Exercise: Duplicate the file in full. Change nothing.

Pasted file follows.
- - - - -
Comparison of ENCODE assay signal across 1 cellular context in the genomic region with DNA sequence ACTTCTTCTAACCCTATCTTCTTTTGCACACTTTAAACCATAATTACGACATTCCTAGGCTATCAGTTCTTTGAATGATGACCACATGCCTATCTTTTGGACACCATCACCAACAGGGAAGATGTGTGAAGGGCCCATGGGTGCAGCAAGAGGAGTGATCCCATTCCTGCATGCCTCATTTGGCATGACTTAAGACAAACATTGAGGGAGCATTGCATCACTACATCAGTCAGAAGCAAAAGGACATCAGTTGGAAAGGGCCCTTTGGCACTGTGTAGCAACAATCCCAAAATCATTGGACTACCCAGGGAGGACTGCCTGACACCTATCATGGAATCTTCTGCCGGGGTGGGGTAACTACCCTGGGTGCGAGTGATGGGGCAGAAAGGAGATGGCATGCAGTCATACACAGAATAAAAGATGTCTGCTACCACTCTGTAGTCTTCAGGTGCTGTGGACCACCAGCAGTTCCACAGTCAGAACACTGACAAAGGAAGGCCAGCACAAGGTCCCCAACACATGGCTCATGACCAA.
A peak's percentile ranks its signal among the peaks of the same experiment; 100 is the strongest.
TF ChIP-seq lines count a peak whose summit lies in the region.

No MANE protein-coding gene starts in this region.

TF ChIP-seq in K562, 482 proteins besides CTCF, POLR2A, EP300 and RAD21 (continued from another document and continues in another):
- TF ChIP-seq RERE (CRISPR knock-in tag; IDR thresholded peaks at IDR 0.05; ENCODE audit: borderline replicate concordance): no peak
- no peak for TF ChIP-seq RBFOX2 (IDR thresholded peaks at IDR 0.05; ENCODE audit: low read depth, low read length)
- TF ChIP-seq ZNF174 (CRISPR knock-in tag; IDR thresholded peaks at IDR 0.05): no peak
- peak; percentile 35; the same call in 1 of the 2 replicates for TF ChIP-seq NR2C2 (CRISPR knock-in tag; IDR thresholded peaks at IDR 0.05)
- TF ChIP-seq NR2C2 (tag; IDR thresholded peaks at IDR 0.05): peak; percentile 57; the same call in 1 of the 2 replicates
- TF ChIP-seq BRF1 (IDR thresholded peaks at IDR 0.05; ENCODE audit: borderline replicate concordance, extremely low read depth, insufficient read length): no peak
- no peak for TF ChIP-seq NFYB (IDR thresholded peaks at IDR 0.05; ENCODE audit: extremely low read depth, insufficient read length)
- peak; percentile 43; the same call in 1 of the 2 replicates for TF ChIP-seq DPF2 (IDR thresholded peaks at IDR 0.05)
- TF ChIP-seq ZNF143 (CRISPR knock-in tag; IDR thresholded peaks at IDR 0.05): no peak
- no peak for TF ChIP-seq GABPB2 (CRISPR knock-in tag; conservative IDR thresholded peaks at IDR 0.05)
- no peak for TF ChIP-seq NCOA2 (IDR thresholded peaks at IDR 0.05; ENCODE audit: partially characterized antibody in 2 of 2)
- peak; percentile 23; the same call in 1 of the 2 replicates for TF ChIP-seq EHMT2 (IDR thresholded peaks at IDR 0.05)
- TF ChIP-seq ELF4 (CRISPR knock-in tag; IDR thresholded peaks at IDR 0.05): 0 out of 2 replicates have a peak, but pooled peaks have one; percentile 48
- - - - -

Comparison of ENCODE assay signal across 1 cellular context in the genomic region with DNA sequence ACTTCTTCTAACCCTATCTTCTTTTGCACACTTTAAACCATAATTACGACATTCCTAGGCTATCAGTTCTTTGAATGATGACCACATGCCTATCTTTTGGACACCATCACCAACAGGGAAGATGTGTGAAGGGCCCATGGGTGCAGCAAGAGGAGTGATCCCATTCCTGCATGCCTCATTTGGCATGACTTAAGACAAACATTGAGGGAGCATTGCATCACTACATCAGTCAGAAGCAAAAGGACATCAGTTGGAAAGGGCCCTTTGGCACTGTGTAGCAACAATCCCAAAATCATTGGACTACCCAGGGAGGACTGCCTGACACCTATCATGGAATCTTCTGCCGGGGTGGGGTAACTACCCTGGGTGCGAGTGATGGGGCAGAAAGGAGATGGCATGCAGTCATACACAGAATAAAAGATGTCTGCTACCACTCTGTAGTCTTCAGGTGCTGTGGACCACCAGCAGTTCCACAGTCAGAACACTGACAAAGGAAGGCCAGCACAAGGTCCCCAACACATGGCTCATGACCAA.
A peak's percentile ranks its signal among the peaks of the same experiment; 100 is the strongest.
TF ChIP-seq lines count a peak whose summit lies in the region.

No MANE protein-coding gene starts in this region.

TF ChIP-seq in K562, 482 proteins besides CTCF, POLR2A, EP300 and RAD21 (continued from another document and continues in another):
- TF ChIP-seq RERE (CRISPR knock-in tag; IDR thresholded peaks at IDR 0.05; ENCODE audit: borderline replicate concordance): no peak
- no peak for TF ChIP-seq RBFOX2 (IDR thresholded peaks at IDR 0.05; ENCODE audit: low read depth, low read length)
- TF ChIP-seq ZNF174 (CRISPR knock-in tag; IDR thresholded peaks at IDR 0.05): no peak
- peak; percentile 35; the same call in 1 of the 2 replicates for TF ChIP-seq NR2C2 (CRISPR knock-in tag; IDR thresholded peaks at IDR 0.05)
- TF ChIP-seq NR2C2 (tag; IDR thresholded peaks at IDR 0.05): peak; percentile 57; the same call in 1 of the 2 replicates
- TF ChIP-seq BRF1 (IDR thresholded peaks at IDR 0.05; ENCODE audit: borderline replicate concordance, extremely low read depth, insufficient read length): no peak
- no peak for TF ChIP-seq NFYB (IDR thresholded peaks at IDR 0.05; ENCODE audit: extremely low read depth, insufficient read length)
- peak; percentile 43; the same call in 1 of the 2 replicates for TF ChIP-seq DPF2 (IDR thresholded peaks at IDR 0.05)
- TF ChIP-seq ZNF143 (CRISPR knock-in tag; IDR thresholded peaks at IDR 0.05): no peak
- no peak for TF ChIP-seq GABPB2 (CRISPR knock-in tag; conservative IDR thresholded peaks at IDR 0.05)
- no peak for TF ChIP-seq NCOA2 (IDR thresholded peaks at IDR 0.05; ENCODE audit: partially characterized antibody in 2 of 2)
- peak; percentile 23; the same call in 1 of the 2 replicates for TF ChIP-seq EHMT2 (IDR thresholded peaks at IDR 0.05)
- TF ChIP-seq ELF4 (CRISPR knock-in tag; IDR thresholded peaks at IDR 0.05): 0 out of 2 replicates have a peak, but pooled peaks have one; percentile 48